Kinetic modeling, parameter estimation and model comparison in PET: Functional images of neurotransmitter dynamics and drug affinity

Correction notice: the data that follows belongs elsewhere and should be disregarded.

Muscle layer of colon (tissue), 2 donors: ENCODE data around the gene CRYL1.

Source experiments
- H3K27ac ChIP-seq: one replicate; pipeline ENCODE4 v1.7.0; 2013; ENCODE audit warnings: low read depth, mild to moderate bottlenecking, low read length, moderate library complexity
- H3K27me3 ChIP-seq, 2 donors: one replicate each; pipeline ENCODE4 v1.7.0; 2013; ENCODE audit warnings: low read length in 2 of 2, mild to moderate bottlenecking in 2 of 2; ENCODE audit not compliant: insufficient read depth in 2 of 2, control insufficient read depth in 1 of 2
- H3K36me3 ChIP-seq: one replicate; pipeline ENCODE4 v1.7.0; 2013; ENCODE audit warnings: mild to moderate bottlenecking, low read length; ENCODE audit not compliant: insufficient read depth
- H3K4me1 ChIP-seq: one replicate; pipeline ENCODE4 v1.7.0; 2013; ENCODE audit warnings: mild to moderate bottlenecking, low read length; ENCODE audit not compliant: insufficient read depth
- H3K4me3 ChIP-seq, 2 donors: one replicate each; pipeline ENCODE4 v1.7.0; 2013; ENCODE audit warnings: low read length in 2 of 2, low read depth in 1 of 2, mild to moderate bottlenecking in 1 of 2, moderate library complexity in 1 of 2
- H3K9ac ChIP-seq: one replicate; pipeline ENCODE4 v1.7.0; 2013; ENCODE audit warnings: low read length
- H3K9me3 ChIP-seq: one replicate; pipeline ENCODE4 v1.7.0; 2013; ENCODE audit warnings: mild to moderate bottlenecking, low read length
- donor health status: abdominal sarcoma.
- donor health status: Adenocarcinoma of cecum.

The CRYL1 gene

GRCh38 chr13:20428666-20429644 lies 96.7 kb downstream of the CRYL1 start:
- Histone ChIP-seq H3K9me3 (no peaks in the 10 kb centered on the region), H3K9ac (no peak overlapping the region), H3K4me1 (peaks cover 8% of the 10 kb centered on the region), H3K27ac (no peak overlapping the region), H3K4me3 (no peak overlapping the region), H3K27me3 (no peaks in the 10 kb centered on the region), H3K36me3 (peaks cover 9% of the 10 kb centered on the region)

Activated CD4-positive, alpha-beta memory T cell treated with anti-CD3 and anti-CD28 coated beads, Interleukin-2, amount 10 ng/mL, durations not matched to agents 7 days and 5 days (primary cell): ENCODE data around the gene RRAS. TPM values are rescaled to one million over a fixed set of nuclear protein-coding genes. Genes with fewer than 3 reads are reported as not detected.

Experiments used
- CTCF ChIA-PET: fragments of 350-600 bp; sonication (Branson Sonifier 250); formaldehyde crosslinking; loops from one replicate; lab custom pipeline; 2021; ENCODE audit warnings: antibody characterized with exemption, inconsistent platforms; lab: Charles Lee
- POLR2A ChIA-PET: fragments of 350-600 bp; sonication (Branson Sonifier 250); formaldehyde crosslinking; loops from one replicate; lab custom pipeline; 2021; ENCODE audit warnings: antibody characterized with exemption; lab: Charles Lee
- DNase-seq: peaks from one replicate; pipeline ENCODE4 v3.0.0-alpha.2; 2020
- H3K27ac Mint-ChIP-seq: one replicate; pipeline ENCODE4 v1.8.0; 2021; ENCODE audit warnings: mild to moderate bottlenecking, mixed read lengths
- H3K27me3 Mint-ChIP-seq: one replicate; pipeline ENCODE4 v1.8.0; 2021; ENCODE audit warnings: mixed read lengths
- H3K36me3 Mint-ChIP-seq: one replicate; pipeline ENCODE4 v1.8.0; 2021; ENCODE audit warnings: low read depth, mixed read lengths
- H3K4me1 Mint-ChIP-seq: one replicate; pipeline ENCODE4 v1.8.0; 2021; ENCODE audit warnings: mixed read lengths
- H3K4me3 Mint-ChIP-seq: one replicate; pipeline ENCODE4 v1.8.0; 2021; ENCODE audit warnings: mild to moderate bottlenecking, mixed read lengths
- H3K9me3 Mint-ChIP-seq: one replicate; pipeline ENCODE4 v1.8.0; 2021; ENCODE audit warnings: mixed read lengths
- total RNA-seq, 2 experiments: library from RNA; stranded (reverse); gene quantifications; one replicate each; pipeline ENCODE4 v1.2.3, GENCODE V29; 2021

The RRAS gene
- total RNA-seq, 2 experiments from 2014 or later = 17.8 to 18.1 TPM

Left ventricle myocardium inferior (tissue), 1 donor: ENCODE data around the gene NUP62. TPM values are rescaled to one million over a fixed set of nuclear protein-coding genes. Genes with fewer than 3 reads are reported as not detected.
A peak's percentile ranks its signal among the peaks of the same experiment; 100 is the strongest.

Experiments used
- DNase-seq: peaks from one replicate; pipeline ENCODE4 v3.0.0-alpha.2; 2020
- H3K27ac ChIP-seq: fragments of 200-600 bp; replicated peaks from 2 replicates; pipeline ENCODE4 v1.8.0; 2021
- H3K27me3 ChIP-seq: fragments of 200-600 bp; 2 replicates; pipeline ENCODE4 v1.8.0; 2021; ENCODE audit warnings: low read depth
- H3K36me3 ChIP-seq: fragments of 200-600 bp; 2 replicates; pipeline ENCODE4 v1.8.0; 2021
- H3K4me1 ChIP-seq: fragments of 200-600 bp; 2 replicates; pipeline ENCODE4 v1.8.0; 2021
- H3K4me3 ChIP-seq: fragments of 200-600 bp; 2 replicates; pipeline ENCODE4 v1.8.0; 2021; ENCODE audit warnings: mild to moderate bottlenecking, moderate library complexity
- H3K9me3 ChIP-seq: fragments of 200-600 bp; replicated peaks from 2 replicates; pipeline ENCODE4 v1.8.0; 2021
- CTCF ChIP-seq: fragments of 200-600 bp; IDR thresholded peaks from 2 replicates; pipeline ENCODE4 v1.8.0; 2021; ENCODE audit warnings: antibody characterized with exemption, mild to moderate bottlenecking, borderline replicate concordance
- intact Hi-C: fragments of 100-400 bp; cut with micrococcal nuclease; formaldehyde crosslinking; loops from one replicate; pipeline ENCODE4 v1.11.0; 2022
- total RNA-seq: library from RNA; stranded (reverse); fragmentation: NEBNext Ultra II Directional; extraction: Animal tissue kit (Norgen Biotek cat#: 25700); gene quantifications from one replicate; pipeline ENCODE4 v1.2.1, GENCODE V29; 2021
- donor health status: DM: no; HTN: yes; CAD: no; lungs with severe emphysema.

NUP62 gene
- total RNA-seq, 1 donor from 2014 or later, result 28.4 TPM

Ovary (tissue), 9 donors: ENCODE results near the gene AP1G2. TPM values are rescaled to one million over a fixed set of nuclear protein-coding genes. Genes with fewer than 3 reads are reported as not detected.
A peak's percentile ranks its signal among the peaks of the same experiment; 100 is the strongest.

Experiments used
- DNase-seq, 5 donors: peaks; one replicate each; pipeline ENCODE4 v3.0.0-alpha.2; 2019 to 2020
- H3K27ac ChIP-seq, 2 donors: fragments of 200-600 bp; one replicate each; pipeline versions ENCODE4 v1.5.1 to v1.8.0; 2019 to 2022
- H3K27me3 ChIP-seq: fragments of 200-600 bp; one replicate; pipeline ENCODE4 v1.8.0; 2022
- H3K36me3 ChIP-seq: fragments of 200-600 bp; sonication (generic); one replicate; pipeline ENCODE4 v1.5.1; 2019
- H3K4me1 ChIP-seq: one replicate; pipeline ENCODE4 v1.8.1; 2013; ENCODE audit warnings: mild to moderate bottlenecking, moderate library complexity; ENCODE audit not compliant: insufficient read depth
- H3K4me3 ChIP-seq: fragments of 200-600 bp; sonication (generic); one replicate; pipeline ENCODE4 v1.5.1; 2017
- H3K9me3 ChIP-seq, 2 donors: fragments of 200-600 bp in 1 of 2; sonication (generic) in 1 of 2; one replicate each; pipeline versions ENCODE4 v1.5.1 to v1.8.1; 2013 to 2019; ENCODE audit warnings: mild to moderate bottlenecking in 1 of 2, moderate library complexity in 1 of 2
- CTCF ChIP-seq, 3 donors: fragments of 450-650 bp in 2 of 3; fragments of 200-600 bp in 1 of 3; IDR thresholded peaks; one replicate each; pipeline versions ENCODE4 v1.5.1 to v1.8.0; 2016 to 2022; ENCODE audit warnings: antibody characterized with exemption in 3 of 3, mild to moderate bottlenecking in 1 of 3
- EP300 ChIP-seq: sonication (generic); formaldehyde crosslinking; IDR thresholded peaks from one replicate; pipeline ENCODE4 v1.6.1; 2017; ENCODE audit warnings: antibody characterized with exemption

Positron Emission Tomography (PET) makes it possible to image molecular targets, in vivo, with high specificity. Kinetic models are used to fit PET data to quantify pertinent physiological properties of the target and to describe tracer-target dynamics. Traditional models estimate time-invariant parameters that reflect steady-state characteristics of binding of the tracer at the target. However, advances in modeling techniques have made it possible to detect transient time-varying interactions of the tracer and target. Our group has developed a suite of ‘ntPET’ models specifically tailored to detect and characterize brief drug-induced dopamine (DA) release (on the order of minutes), which has broad applications for studying drug addiction. The operational equations that describe the PET signal contain a term that models the effect of transient competitive binding between the tracer and endogenous DA molecules, at the DA receptor. Linear parametric ntPET (lp-ntPET) is the linearized version of the ntPET model. Thanks to linearization, lp-ntPET can be implemented to perform voxel-level parameter estimation with high computational efficiency. To implement linear estimation, parameters that describe the timing of the DA signal are discretized, and explicitly defined by a set of basis functions. The implementation of the model using discretized basis functions poses unique challenges for significance testing. Significance testing employs model comparison metrics to determine the significance of the improvement of the fit accomplished by including a basis function. The number of parameters in a model is crucial for the calculation of model selection metrics and controlling the false positive rate (FPR). We demonstrated the dependence of FPR on the number of bases and proposed a correction to the number of parameters in the model p^eff, which adapts to the number of bases used. Implementing model selection with p^effmaintained a stable FPR independent of number of bases. lp-ntPET may be used with the next generation brain PET scanner, the NeuroEXPLORER (NX), to classify DA signals based on their timing and amplitude. The NX will offer an order-of-magnitude improvement in detection sensitivity to counts compared to the current state-of-the-art, Siemens HRRT. We simulated [C-11]raclopride PET data acquired on the NX and HRRT in the presence of DA signals that varied in start-times, peak-times, and amplitudes. We assessed the detection sensitivity of lp-ntPET to each DA signal and evaluated classification thresholds for their ability to separate “early”- vs. “late”-peaking, and “low”- vs. “high”-amplitude events. To further refine the characterization of DA signals, we developed a weighted k-nearest neighbors algorithm to incorporate information from the neighborhood around each voxel to reclassify it, with a resulting level of certainty. We implemented a version of lp-ntPET incorporating a single basis function to detect cigarette smoking-induced DA responses in smokers, while treated with a nicotine (NIC) patch versus a placebo (PBO) patch. The effect of the NIC patch on DA release was highly localized, i.e., it was enhanced in some areas while diminished in others. In addition, nicotine metabolism ratio and pack-years affected the probability of DA activation in any voxel. These insights may inform the development of more targeted smoking cessation treatments. In a separate exploration of modeling in brain PET, we developed a method create images of target-occupancy binding parameters. Our group recently developed a novel method to obtain occupancy estimates at every voxel of the brain. Given a set of occupancy images and drug plasma concentrations, we applied the Emax model, voxel-by-voxel, to create images of EC50, maximum occupancy, and Hill coefficient. We applied the method to a [C-11]flumazenil data set to estimate binding parameters for candidate ligand CVL-865. We evaluated the stability of the Emax model when 1, 2, or all 3 binding parameters were estimated. We explored the bias-variance tradeoff and the goodness-of-fit with three implementations of the Emax model, using model selection criteria. Finally, we discussed the implications of spatially varying EC¬50 and how dose ranges should be selected in target-occupancy PET studies in order to account for this phenomenon.